Sunday Dinners

Apples of the Earth (+ Tom's 9 Potato-Wrangling Tips)

By • March 12, 2013 • 16 Comments

Sunday Dinners comes to us from our own chef/photojournalist/farmer/father figure Tom Hirschfeld, featuring his stunning photography and Indiana farmhouse family meals.

Today: Tom gives us the tools to never make (or eat) anything less than spectacular potatoes, ever. (Don't miss his 9 tips below!)

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This time of year potatoes are a shot glass full of sunshine, they are the break-up song I can't stop listening to, they are my noodle, my rice, and my comfort. They are soothing in the way a pacifier is to a child and they get me through the edgy emotions of late winter.

They are one of those rare ingredients that selflessly put other ingredients on a pedestal. They make butter better and cheese cheesier and we all know potatoes are versatile by the vast number of ingredients you can pair with them.

You can bet come Sunday when I want something comforting for dinner, they will make an appearance at the table. Most of the time they aren’t fancy. Something simple will do. But on occasion they get dressed up and this is one of the many things I like about potatoes: they adapt to any occasion. They can even go solo and be the meal themselves.

 

While I am not particular so much about potato dishes I am particular about my potatoes, really particular. But I didn’t become so until I grew them in my garden. Not until then did I understand what fresh, good potatoes were about. I grow fingerlings, purple, Irish cobblers, Kenebec, and Yukon golds. All are unique, and all have peculiarities the cook needs to understand.

Like which potatoes to use for which dishes: the Russet Burbank, for example, is perfect for mashed potatoes because, when cooked, the grains in the potato swell and separate, making for a light and fluffy mash. On the other hand, when you want to make a nice vinegary French herb potato salad, it is nice to have French fingerlings or Russian Bananas because the waxy make-up of the potato keeps them from falling to mush.

I have a film changing bag in which I store my potatoes. It is a relic from, yeah, the days of film but it is light-proof, which makes it great for storing potatoes. And this is where I get picky. I will use potatoes if they are just beginning to sprout but I won’t use them if I see any signs of green. Storing potatoes in complete darkness keeps them from getting green. I know you can cut off the green but I also know different people have different reactions to the glycoalkaloids. This is the chemical in potatoes that causes stomach issues for some and, while the green isn’t the glycoalkaloids, it is a sign they are abundant. So I simply won’t use green potatoes.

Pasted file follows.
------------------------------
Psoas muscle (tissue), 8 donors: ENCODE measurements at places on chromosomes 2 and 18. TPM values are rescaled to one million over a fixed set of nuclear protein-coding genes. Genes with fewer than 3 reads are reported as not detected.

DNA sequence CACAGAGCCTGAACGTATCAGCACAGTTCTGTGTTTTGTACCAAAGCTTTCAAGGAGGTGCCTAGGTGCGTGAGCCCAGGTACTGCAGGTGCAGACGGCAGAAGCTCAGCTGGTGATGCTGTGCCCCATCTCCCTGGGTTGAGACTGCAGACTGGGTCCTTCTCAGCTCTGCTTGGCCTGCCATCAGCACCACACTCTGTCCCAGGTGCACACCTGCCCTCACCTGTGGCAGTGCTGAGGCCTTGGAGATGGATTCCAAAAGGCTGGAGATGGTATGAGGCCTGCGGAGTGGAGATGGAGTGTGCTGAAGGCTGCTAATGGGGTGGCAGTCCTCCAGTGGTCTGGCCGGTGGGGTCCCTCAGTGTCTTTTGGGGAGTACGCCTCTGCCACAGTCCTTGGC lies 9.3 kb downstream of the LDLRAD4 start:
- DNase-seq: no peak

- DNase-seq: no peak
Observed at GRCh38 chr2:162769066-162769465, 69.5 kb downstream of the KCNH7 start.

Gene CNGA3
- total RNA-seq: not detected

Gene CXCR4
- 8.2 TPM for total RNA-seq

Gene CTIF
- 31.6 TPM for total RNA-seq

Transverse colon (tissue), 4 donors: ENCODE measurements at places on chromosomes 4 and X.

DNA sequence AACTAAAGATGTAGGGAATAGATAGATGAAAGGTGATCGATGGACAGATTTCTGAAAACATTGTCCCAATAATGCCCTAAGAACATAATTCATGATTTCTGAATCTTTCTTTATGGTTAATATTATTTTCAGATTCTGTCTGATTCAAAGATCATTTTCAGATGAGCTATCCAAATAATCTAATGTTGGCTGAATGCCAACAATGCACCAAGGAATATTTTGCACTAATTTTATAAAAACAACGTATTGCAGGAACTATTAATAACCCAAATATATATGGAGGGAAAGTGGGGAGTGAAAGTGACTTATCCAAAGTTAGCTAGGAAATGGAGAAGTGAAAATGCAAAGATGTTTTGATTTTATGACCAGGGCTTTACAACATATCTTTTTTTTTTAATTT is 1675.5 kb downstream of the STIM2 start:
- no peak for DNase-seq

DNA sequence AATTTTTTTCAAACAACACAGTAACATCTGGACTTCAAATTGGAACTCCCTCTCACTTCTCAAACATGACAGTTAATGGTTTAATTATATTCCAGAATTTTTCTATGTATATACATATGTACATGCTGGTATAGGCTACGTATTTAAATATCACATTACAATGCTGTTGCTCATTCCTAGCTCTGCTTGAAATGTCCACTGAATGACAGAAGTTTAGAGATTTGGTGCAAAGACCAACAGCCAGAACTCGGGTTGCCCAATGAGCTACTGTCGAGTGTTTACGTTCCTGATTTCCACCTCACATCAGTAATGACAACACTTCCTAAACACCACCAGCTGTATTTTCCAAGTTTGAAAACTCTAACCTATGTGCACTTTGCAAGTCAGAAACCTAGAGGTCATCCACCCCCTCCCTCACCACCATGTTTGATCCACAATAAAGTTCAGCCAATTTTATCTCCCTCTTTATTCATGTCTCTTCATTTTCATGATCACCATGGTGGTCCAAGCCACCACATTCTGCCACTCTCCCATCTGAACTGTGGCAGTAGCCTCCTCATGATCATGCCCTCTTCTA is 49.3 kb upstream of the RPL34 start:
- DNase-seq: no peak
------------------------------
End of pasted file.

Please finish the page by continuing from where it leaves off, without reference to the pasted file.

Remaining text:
I also like to keep the skin on. I think they add so much flavor and extra nutrients, but obviously this recipe-dependent. Because of this, once my potato stash from the garden runs dry I only buy organic potatoes. They have a higher turnover rate because they sprout and turn green while the conventional are sprayed with a sprout suppression spray. I know the organic potatoes are fresh, good potatoes because they just can’t hang out like the conventional.

 

Tom's Potato-Wrangling Tips:

1. If the pile of 10-pound potato bags at the store looks messy, it's because I was digging to the bottom to find the bag of potatoes that has absorbed the least amount of sunlight.

2. Smell the potatoes. They should smell like good soil, not mold.

3. Squeeze the potatoes. They should be firm, with no give.

4. When making mashed potatoes, let the potatoes sit in the colander after having been drained and let them steam off any extra moisture. Then add the butter first and mash it in before any of the other ingredients. Let the starch absorb the fat.

5. If you are making potato salad, dress the potatoes while hot. If making a vinaigrette, add the vinegar and herbs first, then the oil.

6. Waxy potatoes like fingerlings or German butterballs make the best roasted potatoes. 

7. Duck fat or lard might be the best choice of roasting fat, and will brown the potatoes deeply and create a crispy exterior with a creamy interior.

8. If you want to roast potatoes in butter start off by roasting the potatoes in canola oil, then during the last 15 minutes of roasting time, stir the butter into the hot potatoes and finish roasting them. This will keep the butter from burning.